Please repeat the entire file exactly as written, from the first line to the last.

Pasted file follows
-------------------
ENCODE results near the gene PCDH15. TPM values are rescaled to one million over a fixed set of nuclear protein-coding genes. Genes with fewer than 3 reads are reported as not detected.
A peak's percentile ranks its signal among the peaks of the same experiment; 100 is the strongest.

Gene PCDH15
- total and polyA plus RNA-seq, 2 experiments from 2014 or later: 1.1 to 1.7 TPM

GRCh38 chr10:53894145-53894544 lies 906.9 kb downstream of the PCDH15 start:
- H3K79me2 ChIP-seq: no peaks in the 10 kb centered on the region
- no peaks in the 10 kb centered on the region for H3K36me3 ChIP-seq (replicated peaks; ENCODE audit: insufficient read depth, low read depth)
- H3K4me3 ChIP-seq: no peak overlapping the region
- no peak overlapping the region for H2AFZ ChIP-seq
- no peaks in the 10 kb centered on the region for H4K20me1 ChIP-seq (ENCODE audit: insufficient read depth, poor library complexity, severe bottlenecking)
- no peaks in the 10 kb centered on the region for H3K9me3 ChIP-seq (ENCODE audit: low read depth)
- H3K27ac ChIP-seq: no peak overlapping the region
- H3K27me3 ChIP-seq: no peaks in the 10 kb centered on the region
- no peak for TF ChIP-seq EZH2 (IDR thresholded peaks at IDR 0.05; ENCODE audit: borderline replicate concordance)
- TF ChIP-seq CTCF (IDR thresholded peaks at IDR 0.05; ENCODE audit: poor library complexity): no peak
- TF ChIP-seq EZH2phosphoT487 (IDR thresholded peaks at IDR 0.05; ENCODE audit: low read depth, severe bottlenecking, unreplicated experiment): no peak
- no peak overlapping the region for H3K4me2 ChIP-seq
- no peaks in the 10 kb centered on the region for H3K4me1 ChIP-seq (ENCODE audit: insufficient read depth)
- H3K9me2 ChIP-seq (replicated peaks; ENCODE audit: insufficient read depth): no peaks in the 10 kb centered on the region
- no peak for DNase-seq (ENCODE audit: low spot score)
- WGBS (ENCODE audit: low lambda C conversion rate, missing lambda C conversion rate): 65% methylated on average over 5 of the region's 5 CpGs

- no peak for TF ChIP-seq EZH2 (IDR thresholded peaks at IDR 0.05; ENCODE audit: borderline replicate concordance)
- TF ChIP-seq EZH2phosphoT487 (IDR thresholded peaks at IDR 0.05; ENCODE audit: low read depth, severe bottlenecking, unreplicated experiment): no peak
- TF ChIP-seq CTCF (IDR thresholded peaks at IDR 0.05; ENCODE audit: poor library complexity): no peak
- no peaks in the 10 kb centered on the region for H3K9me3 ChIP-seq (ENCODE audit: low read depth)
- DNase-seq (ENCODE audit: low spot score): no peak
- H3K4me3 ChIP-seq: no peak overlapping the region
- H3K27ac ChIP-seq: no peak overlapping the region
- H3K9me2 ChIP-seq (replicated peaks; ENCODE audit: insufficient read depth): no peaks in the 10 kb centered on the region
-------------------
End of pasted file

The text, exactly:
ENCODE results near the gene PCDH15. TPM values are rescaled to one million over a fixed set of nuclear protein-coding genes. Genes with fewer than 3 reads are reported as not detected.
A peak's percentile ranks its signal among the peaks of the same experiment; 100 is the strongest.

Gene PCDH15
- total and polyA plus RNA-seq, 2 experiments from 2014 or later: 1.1 to 1.7 TPM

GRCh38 chr10:53894145-53894544 lies 906.9 kb downstream of the PCDH15 start:
- H3K79me2 ChIP-seq: no peaks in the 10 kb centered on the region
- no peaks in the 10 kb centered on the region for H3K36me3 ChIP-seq (replicated peaks; ENCODE audit: insufficient read depth, low read depth)
- H3K4me3 ChIP-seq: no peak overlapping the region
- no peak overlapping the region for H2AFZ ChIP-seq
- no peaks in the 10 kb centered on the region for H4K20me1 ChIP-seq (ENCODE audit: insufficient read depth, poor library complexity, severe bottlenecking)
- no peaks in the 10 kb centered on the region for H3K9me3 ChIP-seq (ENCODE audit: low read depth)
- H3K27ac ChIP-seq: no peak overlapping the region
- H3K27me3 ChIP-seq: no peaks in the 10 kb centered on the region
- no peak for TF ChIP-seq EZH2 (IDR thresholded peaks at IDR 0.05; ENCODE audit: borderline replicate concordance)
- TF ChIP-seq CTCF (IDR thresholded peaks at IDR 0.05; ENCODE audit: poor library complexity): no peak
- TF ChIP-seq EZH2phosphoT487 (IDR thresholded peaks at IDR 0.05; ENCODE audit: low read depth, severe bottlenecking, unreplicated experiment): no peak
- no peak overlapping the region for H3K4me2 ChIP-seq
- no peaks in the 10 kb centered on the region for H3K4me1 ChIP-seq (ENCODE audit: insufficient read depth)
- H3K9me2 ChIP-seq (replicated peaks; ENCODE audit: insufficient read depth): no peaks in the 10 kb centered on the region
- no peak for DNase-seq (ENCODE audit: low spot score)
- WGBS (ENCODE audit: low lambda C conversion rate, missing lambda C conversion rate): 65% methylated on average over 5 of the region's 5 CpGs

- no peak for TF ChIP-seq EZH2 (IDR thresholded peaks at IDR 0.05; ENCODE audit: borderline replicate concordance)
- TF ChIP-seq EZH2phosphoT487 (IDR thresholded peaks at IDR 0.05; ENCODE audit: low read depth, severe bottlenecking, unreplicated experiment): no peak
- TF ChIP-seq CTCF (IDR thresholded peaks at IDR 0.05; ENCODE audit: poor library complexity): no peak
- no peaks in the 10 kb centered on the region for H3K9me3 ChIP-seq (ENCODE audit: low read depth)
- DNase-seq (ENCODE audit: low spot score): no peak
- H3K4me3 ChIP-seq: no peak overlapping the region
- H3K27ac ChIP-seq: no peak overlapping the region
- H3K9me2 ChIP-seq (replicated peaks; ENCODE audit: insufficient read depth): no peaks in the 10 kb centered on the region